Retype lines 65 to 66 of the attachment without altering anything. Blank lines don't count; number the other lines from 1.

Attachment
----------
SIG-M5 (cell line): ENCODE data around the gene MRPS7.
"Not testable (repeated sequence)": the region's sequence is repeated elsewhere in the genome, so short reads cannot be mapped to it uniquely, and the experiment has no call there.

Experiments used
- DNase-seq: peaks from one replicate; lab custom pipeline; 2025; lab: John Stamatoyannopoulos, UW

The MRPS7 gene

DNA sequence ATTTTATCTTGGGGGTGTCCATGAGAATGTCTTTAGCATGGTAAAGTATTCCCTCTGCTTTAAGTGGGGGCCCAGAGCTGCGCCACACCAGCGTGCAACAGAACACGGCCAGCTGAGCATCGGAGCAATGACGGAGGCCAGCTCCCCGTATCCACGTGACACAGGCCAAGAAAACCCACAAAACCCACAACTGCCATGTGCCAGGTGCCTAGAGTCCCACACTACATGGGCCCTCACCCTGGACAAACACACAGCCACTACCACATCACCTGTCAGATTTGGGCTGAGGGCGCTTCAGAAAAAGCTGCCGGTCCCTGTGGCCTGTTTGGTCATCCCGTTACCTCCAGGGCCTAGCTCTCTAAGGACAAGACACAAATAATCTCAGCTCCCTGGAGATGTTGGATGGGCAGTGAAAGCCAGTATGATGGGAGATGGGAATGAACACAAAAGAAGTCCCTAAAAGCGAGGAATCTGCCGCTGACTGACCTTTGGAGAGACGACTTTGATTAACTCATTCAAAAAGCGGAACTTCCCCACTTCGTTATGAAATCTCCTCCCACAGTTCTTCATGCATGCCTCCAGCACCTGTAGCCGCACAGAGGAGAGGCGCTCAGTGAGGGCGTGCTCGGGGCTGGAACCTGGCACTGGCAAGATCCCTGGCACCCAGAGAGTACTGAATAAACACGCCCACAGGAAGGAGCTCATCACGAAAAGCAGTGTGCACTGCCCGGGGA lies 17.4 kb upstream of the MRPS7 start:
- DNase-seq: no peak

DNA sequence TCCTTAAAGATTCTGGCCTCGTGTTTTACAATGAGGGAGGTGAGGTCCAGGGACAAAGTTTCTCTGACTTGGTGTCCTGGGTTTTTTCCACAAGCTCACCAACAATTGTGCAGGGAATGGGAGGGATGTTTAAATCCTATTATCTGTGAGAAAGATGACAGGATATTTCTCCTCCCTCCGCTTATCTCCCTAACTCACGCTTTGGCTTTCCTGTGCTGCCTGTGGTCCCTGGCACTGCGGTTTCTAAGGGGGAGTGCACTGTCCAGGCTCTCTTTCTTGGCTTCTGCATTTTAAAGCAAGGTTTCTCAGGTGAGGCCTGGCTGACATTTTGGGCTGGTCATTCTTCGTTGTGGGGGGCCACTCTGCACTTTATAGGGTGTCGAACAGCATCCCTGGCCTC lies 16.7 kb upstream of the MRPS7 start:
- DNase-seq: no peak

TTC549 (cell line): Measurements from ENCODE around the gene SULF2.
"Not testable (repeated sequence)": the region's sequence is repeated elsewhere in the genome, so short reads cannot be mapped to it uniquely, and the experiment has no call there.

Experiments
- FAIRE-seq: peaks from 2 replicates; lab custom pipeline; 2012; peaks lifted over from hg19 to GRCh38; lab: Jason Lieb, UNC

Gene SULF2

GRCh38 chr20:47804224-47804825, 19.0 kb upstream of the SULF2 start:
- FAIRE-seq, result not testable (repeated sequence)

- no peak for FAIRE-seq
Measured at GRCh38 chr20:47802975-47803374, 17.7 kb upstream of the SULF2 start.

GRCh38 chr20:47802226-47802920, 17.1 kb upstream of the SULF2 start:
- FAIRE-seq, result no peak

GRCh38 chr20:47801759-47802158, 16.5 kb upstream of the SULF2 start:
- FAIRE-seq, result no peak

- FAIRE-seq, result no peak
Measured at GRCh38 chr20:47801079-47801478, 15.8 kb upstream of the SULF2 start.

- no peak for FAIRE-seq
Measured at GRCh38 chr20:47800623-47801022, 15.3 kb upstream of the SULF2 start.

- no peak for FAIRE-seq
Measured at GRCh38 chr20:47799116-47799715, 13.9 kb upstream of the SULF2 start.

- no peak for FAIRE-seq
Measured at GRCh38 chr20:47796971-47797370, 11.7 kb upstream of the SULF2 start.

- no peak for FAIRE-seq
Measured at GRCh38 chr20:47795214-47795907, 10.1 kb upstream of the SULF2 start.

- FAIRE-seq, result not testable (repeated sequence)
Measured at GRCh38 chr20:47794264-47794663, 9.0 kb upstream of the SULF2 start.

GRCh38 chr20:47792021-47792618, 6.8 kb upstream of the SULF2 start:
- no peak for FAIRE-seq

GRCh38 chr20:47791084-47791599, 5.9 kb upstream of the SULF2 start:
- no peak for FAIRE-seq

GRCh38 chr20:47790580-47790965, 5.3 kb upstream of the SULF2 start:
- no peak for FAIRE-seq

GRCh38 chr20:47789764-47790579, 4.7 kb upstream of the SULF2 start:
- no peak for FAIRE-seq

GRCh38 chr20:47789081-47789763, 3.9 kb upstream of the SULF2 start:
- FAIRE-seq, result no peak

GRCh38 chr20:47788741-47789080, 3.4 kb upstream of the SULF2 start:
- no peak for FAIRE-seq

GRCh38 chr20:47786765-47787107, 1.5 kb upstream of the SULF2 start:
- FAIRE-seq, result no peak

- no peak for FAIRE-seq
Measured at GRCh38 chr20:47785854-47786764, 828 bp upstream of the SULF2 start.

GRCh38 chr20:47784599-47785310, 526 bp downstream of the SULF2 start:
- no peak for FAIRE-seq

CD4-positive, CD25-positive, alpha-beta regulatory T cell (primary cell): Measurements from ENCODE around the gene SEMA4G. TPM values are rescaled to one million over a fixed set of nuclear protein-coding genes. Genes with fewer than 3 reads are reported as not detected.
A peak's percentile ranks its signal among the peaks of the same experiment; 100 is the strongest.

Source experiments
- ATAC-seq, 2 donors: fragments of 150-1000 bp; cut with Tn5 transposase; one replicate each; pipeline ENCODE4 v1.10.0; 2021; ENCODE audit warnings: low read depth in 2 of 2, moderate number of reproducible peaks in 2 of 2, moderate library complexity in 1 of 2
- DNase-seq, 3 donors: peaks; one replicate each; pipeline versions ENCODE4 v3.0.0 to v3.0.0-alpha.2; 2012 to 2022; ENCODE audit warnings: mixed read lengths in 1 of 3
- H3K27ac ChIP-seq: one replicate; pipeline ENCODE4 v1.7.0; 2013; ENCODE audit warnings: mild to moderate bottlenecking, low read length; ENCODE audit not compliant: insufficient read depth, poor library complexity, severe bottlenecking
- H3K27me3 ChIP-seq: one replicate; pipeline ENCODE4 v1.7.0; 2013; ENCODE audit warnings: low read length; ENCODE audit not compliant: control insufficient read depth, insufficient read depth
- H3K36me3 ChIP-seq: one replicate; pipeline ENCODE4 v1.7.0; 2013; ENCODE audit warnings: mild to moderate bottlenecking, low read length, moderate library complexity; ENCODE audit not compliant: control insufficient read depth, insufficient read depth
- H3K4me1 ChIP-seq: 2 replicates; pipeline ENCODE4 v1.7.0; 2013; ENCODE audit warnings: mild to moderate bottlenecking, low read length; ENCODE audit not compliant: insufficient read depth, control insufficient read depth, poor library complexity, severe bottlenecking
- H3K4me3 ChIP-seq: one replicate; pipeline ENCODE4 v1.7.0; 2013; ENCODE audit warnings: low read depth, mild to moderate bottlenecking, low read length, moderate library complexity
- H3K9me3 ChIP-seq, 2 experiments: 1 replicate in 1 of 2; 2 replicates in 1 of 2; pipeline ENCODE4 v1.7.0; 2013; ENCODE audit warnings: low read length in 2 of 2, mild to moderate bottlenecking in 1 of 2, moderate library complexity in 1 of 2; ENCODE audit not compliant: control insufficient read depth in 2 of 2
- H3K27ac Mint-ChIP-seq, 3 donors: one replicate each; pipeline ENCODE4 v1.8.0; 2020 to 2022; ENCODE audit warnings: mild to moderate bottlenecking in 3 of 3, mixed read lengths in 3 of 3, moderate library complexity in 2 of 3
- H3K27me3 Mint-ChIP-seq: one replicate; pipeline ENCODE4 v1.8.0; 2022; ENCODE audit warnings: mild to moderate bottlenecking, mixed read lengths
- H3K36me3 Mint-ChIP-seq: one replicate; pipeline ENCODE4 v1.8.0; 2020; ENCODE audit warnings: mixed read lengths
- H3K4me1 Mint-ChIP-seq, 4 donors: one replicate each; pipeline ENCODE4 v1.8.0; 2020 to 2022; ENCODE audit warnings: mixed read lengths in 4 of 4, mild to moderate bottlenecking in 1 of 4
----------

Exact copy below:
- H3K27me3 Mint-ChIP-seq: one replicate; pipeline ENCODE4 v1.8.0; 2022; ENCODE audit warnings: mild to moderate bottlenecking, mixed read lengths
- H3K36me3 Mint-ChIP-seq: one replicate; pipeline ENCODE4 v1.8.0; 2020; ENCODE audit warnings: mixed read lengths